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Film review: Cemetery Junction

CEMETERY JUNCTION (15) DIRECTED BY: RICKY GERVAIS, STEPHEN MERCHANT * * * STARRING: CHRISTIAN COOKE, TOM HUGHES, JACK DOOLAN, FELICITY JONES, RALPH FIENNES, EMILY WATSON

AFTER a few cinematic missteps, Ricky Gervais is on surer footing for his second co-directing gig. Teaming up this time with Stephen Merchant, his co-creator of The Office and Extras, they've written and directed a heartfelt coming-of-age film.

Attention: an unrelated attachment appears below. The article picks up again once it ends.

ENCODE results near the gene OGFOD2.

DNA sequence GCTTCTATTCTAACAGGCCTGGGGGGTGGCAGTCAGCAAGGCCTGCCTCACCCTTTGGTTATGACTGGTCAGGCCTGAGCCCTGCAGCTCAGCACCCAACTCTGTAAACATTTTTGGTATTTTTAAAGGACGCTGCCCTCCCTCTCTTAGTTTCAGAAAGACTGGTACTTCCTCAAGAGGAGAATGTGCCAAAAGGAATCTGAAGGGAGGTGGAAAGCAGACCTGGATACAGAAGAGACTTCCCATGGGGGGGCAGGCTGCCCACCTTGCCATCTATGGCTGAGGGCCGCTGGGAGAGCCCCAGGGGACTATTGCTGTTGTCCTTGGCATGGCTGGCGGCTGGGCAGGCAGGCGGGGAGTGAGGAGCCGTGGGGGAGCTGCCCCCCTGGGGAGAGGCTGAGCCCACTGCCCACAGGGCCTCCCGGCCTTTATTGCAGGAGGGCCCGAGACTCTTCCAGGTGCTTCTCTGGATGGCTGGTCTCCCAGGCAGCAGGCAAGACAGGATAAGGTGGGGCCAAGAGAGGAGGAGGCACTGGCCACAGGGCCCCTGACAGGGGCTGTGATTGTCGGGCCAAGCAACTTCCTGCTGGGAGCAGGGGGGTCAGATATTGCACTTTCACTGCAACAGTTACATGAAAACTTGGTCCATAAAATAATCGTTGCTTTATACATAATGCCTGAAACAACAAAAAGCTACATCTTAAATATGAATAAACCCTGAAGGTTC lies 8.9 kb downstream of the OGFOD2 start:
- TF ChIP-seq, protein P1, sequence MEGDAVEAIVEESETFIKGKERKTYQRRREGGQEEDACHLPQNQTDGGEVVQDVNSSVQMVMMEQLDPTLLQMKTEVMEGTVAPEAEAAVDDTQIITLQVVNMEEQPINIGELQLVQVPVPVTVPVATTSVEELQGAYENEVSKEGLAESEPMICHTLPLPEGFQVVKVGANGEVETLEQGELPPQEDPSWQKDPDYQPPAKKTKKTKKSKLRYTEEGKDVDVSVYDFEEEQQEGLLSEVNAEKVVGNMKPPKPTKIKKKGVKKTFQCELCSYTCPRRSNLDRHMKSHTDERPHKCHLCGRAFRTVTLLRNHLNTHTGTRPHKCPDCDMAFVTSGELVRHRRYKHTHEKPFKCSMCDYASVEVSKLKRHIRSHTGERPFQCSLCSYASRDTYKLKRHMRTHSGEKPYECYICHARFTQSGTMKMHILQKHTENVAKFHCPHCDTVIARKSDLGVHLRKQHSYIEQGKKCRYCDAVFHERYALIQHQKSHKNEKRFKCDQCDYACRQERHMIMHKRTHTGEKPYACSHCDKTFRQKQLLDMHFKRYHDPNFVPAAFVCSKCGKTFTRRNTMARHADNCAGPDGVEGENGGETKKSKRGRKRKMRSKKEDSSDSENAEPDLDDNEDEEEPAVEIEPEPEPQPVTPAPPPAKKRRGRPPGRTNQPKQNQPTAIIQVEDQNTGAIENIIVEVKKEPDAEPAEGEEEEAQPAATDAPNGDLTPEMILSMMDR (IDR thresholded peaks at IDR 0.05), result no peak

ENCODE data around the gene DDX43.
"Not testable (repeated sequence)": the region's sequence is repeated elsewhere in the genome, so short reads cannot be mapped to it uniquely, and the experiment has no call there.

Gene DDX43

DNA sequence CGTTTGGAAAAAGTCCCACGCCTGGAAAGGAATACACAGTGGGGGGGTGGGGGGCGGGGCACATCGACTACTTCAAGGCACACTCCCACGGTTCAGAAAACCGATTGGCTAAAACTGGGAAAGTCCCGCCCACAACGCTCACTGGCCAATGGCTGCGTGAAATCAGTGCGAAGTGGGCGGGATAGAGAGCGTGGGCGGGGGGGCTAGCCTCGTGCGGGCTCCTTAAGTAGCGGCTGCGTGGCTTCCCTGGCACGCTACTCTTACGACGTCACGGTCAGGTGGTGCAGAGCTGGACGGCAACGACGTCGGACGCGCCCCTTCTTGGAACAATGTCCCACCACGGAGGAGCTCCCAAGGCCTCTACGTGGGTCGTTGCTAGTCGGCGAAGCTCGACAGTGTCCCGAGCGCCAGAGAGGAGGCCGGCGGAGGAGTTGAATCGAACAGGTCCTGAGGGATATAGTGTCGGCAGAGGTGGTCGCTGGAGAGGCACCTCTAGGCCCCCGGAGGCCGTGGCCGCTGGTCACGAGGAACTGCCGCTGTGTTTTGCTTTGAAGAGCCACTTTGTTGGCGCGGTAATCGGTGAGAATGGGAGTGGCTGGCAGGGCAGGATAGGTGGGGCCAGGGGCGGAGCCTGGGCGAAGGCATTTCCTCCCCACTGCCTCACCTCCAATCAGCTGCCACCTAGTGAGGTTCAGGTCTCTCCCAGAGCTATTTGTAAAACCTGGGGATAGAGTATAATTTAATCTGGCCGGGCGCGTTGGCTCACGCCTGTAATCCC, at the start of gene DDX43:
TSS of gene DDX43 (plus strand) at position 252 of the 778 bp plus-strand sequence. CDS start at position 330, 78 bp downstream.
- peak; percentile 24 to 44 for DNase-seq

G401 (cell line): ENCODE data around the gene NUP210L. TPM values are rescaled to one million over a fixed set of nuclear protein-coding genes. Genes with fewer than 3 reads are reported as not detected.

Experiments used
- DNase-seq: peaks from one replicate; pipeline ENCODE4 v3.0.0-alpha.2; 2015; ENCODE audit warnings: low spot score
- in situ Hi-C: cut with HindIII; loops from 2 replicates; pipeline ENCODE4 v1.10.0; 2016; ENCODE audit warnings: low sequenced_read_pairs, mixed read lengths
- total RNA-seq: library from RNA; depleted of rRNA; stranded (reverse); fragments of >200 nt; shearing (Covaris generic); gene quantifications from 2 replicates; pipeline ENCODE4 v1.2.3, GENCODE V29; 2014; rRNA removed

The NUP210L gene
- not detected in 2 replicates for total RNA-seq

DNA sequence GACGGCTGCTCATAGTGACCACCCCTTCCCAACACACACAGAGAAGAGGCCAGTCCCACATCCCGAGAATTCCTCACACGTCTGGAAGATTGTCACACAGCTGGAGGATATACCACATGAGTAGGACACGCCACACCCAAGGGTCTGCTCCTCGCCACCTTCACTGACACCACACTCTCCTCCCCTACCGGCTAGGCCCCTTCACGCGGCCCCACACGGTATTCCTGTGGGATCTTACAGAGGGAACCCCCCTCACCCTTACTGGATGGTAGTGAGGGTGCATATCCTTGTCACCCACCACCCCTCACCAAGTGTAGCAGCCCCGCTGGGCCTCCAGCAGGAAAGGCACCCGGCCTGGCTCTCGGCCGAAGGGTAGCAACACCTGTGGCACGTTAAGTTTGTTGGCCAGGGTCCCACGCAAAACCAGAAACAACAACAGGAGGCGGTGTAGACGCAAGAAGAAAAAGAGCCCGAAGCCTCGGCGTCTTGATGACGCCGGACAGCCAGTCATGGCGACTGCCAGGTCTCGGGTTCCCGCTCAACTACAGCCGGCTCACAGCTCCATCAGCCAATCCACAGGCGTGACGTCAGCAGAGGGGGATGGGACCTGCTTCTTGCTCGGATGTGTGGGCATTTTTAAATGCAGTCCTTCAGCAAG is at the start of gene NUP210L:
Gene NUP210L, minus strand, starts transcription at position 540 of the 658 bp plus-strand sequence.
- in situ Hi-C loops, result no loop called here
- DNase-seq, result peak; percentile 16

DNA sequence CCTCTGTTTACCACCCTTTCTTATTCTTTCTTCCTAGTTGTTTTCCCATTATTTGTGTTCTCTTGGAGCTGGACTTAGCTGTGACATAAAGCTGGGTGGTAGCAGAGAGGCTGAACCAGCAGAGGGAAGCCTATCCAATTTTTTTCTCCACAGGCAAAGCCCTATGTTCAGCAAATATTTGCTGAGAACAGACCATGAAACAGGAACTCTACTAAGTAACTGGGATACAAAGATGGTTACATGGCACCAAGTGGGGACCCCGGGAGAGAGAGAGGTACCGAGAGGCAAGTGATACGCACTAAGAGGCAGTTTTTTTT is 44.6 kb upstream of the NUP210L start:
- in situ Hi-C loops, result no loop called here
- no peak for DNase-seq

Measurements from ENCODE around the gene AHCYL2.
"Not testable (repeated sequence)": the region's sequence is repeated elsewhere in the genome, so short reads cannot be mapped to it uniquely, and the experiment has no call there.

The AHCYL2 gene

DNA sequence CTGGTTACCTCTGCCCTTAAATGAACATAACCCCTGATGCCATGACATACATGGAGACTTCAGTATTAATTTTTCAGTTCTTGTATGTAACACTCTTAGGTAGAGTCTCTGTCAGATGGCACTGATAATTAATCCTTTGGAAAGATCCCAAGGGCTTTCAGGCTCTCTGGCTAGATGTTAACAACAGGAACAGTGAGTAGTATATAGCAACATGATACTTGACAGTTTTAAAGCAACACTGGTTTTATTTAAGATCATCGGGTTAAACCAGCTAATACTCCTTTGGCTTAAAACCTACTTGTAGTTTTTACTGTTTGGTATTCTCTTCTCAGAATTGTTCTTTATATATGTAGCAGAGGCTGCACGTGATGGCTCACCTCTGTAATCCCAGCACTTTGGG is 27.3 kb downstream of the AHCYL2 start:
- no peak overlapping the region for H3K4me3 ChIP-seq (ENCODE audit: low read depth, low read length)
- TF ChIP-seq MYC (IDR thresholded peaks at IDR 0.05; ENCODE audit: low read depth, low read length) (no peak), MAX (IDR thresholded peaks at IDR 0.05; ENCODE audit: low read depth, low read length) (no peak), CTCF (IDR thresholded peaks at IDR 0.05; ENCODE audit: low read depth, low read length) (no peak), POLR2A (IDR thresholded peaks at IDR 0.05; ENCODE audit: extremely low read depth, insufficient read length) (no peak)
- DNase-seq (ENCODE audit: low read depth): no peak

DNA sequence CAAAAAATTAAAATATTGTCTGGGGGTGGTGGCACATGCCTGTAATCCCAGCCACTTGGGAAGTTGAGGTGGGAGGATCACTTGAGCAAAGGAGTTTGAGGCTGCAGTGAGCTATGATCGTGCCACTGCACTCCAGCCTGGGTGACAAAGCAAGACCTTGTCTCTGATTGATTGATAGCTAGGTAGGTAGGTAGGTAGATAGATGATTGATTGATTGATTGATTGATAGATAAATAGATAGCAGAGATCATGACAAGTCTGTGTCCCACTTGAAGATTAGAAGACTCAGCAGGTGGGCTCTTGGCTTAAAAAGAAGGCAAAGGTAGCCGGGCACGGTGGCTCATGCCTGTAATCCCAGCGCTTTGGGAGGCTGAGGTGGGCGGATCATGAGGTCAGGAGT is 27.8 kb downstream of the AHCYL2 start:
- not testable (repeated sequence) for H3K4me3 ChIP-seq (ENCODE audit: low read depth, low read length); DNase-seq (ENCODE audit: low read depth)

The result is a romanticised but still truthful look at how difficult it is to cut the ties to the hometown of your childhood and actually strike out on your own, especially when there's no great impetus beyond a vague sense of dissatisfaction and a nagging feeling there might be more to life. Set in the titular Reading suburb in 1973, those thoughts are eating away at twentysomethings Freddie (Christian Cooke), Bruce (Tom Hughes) and, to a lesser extent, Snork (Jack Doolan) – working-class friends whose dreams haven't yet been crushed, but who are certainly on course for disappointment in life. Gervais and Merchant don't mess around too much with the formula usually deployed in this type of film, but their strengths lie in layering on lovely character details and poignant truisms so the clichs don't feel like clichs.

 
 
 

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